Bloomberg: Canada's Getting Richer. Most Canadians Aren't.


mentalfloss
#1
Canada's Getting Richer. Most Canadians Aren't.

Canada's Conservative government has long made sound economic management the centerpiece of its claim to office. Now, with the country's outlook showing mixed signals and a federal election coming next year, I'm looking at ways to measure the health of the economy, and what each says about Canada's.

The last installment looked at the state of the labor market, and explained how raw numbers are probably the least useful metric. But in deciding whether a government has delivered good jobs, people's ability to find work is only half the story. The other half is how much money they're making.

When the Conservatives took office in 2006, the median family income was $47,600. In 2011, the latest year for which Statistics Canada has released figures, it was $47,700. (Both figures are in 2011 dollars.)



In other words, at the end of Stephen Harper’s first six years as prime minister, a household in the middle of the income distribution was pulling in $100 more than it did when he took office. In fact, 2011 median income was $1,600 lower than at its pre-recession peak in 2008.

Things have looked a little better for those at the top of the income distribution. In 2006, adjusted market income for the highest-earning 20 percent of Canadian families was $104,000; by 2011, that had increased 5 percent, to $109,200.



The change was less sunny for the bottom quintile of families, who saw their adjusted market income fall 6 percent over the same period, to $8,300 from $8,800.



Another important indicator on income is the share of Canadians earning the minimum wage. In a healthy economy, that share would be steady, or even falling. Instead, the portion of workers getting the adult minimum wage last year was 6.7 percent, a 50 percent jump over the level when the Conservatives took office.



One could argue that an increase in minimum-wage workers was to be expected during the recession. Indeed, the share started rising in 2009. But four years later, the portion of minimum-wage workers doesn't seem to be falling back to pre-recession levels.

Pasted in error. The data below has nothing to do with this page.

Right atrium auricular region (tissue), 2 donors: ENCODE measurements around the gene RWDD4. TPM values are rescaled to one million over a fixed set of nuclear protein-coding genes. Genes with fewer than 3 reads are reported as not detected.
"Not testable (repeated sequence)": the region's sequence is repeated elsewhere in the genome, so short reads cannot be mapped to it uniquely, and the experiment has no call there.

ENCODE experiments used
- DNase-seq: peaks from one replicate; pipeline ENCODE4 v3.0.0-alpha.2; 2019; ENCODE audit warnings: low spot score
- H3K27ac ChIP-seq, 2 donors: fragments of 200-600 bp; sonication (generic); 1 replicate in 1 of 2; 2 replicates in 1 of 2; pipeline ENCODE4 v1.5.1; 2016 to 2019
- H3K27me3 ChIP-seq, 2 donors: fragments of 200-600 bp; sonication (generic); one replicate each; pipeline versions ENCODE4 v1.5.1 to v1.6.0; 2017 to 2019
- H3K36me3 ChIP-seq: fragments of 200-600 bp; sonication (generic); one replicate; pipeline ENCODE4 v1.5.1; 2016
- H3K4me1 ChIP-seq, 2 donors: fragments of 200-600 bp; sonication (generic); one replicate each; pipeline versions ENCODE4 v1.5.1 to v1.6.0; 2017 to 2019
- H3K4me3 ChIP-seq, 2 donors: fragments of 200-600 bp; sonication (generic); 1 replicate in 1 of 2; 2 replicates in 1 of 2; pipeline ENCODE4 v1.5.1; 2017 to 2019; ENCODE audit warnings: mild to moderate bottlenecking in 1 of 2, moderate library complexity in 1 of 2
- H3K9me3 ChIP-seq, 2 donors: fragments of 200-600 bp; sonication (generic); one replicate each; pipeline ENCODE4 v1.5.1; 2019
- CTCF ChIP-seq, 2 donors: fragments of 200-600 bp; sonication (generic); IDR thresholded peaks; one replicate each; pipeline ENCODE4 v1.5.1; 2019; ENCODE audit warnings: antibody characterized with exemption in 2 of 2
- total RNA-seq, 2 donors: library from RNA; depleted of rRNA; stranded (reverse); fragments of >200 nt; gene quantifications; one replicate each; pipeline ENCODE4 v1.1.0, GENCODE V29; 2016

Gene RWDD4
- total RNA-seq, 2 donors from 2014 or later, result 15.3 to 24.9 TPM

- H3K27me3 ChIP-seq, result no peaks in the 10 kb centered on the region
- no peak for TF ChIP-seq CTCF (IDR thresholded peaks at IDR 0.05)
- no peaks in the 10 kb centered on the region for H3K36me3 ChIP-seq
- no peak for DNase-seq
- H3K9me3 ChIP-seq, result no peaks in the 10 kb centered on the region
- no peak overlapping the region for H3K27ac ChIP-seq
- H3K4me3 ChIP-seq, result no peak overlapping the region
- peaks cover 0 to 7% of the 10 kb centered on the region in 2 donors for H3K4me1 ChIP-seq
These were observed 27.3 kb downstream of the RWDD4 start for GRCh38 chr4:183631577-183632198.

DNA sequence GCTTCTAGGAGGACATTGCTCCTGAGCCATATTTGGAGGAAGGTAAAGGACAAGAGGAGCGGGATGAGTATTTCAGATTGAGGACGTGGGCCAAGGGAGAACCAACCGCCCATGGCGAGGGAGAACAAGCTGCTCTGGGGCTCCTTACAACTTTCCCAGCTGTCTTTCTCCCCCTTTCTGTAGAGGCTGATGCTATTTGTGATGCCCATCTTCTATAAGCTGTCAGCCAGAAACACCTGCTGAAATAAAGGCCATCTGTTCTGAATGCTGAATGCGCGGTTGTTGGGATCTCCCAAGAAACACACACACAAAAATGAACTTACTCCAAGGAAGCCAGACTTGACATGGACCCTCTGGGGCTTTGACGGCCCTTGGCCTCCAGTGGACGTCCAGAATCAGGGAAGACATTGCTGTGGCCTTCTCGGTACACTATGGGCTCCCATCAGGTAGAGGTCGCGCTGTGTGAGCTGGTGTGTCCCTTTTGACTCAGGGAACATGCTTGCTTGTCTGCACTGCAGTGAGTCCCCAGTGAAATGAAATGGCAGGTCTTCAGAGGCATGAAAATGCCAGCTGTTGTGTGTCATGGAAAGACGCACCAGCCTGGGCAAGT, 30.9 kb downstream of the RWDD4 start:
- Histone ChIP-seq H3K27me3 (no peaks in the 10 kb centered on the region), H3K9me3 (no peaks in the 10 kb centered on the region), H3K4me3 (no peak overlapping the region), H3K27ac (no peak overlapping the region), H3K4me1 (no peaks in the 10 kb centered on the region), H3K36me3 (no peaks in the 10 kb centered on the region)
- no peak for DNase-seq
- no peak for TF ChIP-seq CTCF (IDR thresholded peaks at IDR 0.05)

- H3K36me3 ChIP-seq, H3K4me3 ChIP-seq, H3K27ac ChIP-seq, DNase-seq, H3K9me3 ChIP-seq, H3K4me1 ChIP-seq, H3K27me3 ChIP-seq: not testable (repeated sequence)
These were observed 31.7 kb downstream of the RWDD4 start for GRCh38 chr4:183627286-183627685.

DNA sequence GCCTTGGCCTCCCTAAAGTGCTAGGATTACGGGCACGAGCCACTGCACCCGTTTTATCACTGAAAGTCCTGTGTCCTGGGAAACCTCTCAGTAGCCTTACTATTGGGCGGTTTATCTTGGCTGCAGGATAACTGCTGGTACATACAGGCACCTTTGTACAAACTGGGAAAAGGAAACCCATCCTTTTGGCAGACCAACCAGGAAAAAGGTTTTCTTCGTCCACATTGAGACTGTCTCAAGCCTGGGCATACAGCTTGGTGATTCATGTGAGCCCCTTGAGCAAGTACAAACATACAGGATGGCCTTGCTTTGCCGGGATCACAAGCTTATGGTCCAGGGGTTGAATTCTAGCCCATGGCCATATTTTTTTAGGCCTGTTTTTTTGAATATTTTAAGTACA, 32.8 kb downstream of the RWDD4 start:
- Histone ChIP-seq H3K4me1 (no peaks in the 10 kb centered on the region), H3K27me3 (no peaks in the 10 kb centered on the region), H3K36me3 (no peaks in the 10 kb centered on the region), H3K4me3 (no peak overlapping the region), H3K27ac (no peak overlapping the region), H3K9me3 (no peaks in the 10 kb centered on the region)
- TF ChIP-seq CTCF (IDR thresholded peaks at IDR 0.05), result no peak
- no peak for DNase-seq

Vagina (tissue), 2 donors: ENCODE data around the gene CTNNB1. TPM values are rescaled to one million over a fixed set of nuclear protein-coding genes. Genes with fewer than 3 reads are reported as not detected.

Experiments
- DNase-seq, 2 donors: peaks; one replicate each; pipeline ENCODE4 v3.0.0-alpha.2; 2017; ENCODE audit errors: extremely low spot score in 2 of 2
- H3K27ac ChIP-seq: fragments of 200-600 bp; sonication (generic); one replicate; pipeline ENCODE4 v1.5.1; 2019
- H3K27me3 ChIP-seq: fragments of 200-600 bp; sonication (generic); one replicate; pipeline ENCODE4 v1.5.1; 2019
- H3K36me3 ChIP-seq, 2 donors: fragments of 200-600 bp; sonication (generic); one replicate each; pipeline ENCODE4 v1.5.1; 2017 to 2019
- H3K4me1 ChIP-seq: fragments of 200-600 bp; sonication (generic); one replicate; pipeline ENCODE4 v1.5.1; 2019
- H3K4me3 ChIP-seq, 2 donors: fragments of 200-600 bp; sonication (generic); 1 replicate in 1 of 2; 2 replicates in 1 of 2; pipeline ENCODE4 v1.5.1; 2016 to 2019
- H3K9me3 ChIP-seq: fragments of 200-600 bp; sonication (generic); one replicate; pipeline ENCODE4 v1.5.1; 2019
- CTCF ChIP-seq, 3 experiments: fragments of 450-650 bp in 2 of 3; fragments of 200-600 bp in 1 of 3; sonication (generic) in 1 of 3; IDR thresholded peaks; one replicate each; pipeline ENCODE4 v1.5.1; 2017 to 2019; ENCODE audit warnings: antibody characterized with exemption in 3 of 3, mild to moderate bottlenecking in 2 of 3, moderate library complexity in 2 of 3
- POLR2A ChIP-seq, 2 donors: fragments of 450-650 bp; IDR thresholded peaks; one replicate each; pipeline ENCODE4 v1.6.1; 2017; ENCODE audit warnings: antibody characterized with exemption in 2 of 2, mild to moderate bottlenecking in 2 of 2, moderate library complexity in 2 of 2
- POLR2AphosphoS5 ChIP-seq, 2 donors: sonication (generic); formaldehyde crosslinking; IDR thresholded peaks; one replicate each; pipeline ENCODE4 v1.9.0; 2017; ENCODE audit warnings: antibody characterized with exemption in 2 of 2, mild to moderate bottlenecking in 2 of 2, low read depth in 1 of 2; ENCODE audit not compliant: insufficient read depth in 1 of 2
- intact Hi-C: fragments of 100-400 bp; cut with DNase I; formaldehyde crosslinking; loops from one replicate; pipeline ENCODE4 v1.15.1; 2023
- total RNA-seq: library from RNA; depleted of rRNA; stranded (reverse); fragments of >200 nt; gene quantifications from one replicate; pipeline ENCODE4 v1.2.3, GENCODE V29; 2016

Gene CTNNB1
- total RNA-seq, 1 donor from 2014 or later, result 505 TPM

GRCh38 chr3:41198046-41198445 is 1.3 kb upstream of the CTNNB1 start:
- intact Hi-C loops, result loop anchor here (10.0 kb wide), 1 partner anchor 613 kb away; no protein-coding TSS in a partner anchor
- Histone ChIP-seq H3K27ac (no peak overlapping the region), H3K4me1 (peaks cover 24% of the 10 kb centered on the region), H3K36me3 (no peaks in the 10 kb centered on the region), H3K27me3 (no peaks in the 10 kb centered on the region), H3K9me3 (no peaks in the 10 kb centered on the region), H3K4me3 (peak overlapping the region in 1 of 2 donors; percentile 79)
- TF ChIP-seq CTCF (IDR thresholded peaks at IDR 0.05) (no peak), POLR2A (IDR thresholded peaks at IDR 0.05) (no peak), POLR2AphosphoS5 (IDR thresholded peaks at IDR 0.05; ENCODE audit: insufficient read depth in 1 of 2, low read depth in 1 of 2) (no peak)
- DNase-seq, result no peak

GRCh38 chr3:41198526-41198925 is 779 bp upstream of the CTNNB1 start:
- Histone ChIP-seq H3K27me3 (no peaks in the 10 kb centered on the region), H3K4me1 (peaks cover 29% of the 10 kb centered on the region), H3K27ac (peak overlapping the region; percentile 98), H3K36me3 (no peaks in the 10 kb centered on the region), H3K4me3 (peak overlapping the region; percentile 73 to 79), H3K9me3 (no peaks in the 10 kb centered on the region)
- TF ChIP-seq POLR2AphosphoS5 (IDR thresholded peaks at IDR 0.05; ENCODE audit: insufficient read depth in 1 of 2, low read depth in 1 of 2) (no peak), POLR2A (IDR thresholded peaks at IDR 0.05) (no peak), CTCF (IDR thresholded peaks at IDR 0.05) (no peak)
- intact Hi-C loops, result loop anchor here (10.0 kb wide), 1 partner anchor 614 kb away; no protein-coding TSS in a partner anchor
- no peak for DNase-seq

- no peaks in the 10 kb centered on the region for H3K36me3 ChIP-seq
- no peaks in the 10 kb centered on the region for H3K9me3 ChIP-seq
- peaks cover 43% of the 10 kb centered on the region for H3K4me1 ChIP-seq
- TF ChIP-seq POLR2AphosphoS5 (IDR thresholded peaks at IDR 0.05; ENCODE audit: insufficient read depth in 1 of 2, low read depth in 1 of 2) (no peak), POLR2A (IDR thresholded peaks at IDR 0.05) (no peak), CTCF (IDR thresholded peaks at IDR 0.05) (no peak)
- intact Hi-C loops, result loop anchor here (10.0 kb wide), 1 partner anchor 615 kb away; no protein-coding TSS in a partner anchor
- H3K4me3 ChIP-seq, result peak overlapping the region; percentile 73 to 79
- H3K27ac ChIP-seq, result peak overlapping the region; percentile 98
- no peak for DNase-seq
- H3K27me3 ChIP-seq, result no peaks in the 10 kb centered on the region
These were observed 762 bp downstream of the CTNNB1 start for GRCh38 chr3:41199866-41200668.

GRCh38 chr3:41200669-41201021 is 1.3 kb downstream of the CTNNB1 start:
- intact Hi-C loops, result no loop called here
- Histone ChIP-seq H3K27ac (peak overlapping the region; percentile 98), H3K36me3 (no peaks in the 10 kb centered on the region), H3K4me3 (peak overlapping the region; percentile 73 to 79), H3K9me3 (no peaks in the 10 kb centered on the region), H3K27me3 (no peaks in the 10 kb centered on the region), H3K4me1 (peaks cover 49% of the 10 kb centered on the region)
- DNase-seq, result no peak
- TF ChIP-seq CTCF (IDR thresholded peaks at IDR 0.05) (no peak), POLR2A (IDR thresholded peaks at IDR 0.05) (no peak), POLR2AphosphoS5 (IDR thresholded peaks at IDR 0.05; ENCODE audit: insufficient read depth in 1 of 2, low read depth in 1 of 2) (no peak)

As incomes stagnated, the cost of living rose, pushing households deeper into debt. In 2006, Canadian households had debt equal to 135 percent of their nominal disposable income, a figure roughly equal to U.S. households and about one-fifth lower than in the U.K.

By 2012, household debt had jumped to 165 percent of disposable income in Canada, while it fell to 111 percent in the U.S. and 152 percent in the U.K. In fact, of the countries for which the Organization for Economic Cooperation and Development reports these data for that year, Canada’s household debt levels were the highest for 2012, the latest for which figures are available.



Unsurprisingly, much of that increase came from larger mortgages, as housing costs have rocketed up and Canadians borrow more to pay those costs. Mortgage debt as a share of nominal disposable income rose from 82 percent in 2006 to 105 percent in 2012. In effect, Canada switched places with the U.S., where those figures moved in the opposite direction.



The government responded to those pressures in 2012, shrinking the maximum mortgage period for government-insured loans and reducing what people can borrow against their homes; the next election campaign is a good time to debate whether those steps were enough, and whether they came too late.

Canada's Getting Richer. Most Canadians Aren't. - Bloomberg View (external - login to view)
 
EagleSmack
+1
#2  Top Rated Post